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Lifestyle changes in the flat

BUKIT DURI - The atmosphere of the Bukit Duri village after the eviction (JARING / Alfan)


"I work good, I have to push the cart. Returning to the flat house, I had to climb the stairs. My waist is not strong anymore, ”said Saodah while massaging her legs. He shared that he lives in a rental apartment (Rusunawa) Rawa Bebek, East Jakarta. This 52-year-old woman recently resided there. He is one of the residents evicted from Pasar Ikan Village, Penjaringan, East Jakarta, April 2016.

Occupying a 4 × 6 meter space in a flat, Saodah feels that her life is not as comfortable as in her old house. Apart from economic reasons, his daily activities are limited. When he lived in Pasar Ikan Village, he was free to enjoy his neighborly life.

He can greet and chat with neighbors and other residents without having to go up and down stairs. When he and his family ran out of rice or side dishes, he could easily share them with those living next door.

In Rawa Bebek, the story is different. Once upon a time he didn't have any money at all. He was really confused because he didn't know whom to borrow from. He did not feel close to his fellow residents. In the past, when he was still in Kampung Pasar Ikan, when he didn't have any money at all, he could still make money by busking.

Now he doesn't know how to find a side job to increase his income. Fortunately, some of the neighbors have recently been willing to lend a hand. Of course he could not possibly rely on them forever.

In her growing age, Saodah was worried about her. If anything happens when you go and come home from scavenging, what do you think? That was the question that always stuck in his mind. He had to climb stairs when going out and going to his house, while his legs were getting even more fragile.

Currently he lives with his son who is still in elementary school. He hopes the Jakarta Regional Government can provide decent housing according to his current body condition.

Muklis, a resident of Bukit Duri, doesn't want to experience the same experience as Saodah's. He had witnessed the situation of his brother who lived in the Rawa Bebek flat. Their living space is narrow.

“My brother lives in the Rawa Bebek flat on the 3rd floor. If you want to buy anything, you have to go up and down first. Well, if you want to go anywhere, it's easy. The shop is close, the children's school is also close. "

That is one of the factors that made him reluctant to join his two children who are still in school. Not to mention access to everywhere that is not easy in a flat. He chose to live with his eldest son in a rented house not far from his former house which had been evicted.

In fact, the main reason that he did not want to move to the flat was none other than his job as a freelance wallpaper installer. According to his calculations, he would not be able to find a job in the area around the Rawa Bebek flat. So far, he has mostly received job calls in the South Jakarta area.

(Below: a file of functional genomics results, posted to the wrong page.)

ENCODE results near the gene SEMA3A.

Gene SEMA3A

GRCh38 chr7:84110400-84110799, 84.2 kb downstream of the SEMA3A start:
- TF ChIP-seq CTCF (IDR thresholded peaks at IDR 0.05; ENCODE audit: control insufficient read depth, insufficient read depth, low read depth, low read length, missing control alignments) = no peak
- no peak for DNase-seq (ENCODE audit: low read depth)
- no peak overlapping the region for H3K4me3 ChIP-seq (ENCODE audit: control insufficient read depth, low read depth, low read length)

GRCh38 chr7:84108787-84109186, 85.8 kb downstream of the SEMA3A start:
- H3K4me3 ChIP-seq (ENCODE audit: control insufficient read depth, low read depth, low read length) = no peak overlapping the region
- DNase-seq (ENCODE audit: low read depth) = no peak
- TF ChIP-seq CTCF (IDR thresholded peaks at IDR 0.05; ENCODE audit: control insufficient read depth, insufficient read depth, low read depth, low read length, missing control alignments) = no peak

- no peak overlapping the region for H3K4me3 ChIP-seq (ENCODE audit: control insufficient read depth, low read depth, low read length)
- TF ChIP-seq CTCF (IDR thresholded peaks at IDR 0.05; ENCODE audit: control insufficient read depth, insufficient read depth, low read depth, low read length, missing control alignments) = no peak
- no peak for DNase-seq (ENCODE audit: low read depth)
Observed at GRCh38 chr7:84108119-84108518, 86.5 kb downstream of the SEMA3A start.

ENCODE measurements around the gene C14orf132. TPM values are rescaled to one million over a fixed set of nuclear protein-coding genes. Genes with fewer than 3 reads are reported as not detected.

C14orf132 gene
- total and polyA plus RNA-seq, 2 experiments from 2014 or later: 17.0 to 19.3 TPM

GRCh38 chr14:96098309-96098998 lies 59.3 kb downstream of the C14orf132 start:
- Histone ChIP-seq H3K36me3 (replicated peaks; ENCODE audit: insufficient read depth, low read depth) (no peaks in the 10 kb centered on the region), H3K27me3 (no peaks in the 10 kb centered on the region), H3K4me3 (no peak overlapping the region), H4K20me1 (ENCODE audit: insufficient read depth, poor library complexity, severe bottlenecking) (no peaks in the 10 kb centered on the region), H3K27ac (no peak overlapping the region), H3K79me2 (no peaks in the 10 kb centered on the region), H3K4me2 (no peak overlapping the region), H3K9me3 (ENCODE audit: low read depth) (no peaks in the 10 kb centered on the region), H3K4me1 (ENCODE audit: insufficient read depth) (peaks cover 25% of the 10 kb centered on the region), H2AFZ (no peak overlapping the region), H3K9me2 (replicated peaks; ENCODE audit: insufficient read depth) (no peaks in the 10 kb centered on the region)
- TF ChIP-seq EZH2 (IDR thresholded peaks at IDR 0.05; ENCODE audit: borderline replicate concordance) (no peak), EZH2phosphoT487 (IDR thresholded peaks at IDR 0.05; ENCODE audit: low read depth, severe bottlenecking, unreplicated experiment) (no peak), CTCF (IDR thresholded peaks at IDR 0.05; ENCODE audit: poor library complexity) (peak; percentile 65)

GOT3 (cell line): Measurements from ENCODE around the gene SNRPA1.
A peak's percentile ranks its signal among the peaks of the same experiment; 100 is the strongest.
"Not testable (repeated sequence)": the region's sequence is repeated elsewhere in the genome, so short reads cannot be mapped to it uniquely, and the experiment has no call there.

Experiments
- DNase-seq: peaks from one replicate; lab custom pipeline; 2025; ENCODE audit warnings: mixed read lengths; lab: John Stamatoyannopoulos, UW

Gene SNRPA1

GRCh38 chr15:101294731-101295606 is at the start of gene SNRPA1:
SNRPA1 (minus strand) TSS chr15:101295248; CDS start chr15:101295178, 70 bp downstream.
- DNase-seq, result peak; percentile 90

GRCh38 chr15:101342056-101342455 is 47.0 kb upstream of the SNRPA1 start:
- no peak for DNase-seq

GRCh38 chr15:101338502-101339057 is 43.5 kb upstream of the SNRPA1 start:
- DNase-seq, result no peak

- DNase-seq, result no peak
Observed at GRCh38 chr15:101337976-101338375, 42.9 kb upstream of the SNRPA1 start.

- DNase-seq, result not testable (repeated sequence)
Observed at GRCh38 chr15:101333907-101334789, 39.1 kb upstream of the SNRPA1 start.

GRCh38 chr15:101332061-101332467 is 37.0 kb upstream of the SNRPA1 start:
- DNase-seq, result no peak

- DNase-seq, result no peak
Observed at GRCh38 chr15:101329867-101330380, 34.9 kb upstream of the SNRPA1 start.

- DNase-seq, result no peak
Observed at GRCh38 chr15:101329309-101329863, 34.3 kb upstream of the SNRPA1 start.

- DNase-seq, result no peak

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Like those who live in apartments, those who move to apartments will definitely change their lifestyle. Activist from Rujak Center for Urban Studies (RCUS) Andesha Hermintomo observes this.

"Rujak does not conduct research on the flat but there are several activities that we do with the residents who live there. We, for example, socialize spatial regulations to them. Including the rights and obligations of citizens in the spatial planning process. In this process they also talk about their daily problems or difficulties, ”said Andesha.

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Lower-class people who are used to living communally generally experience problems when they have to live in vertical housing. Their space for movement is becoming increasingly limited. That, among others, complained about residents in a number of meetings with Rujak. Before moving to the flat, they used to open the door of their house from morning to night.

The men can easily hang out in huts under trees or at neighborhood security posts. Mothers just like to hang out in front of the house when buying vegetables from the traveling vendors. As they moved to the flat they gradually became more closed.

No more doors are open all day. Buying and selling places, playgrounds, medical services and gathering rooms are concentrated on the ground floor. Not many mothers or fathers chat there except for certain moments such as Eid.

Another habit that changes is when receiving guests or visiting. In the past, when they lived in a horizontal area, they were not limited by regulations when they wanted to receive visitors at their residence. The guests just come, no need to report to the security guard.

Now it's a different story. Outsiders who come are obliged to report to the security officer prepared by the flat manager. Being all formal, that is. As a result, only when necessary did people come to visit.

Residents who change occupations will definitely undergo adaptation. It would be better if they had an idea in advance what kind of adjustment they need to make; so it's not all "how about later". According to Andesha, before moving residents who are accustomed to living in horizontal areas to vertical housing, the government should first explain to residents the character of the residences later. In addition, the authorities also need to provide opportunities for residents to convey shelter solutions that suit their wishes.

"We recommend that all solutions be presented. What are the flats like, what are the designs like, how are they built, how are they presented? But residents also have the right to present their thoughts. For example, if he lives in a 4-floor residence, what difficulties will it be? The solution must be found first before the apartment is built. " (Hospita Yulina S.)

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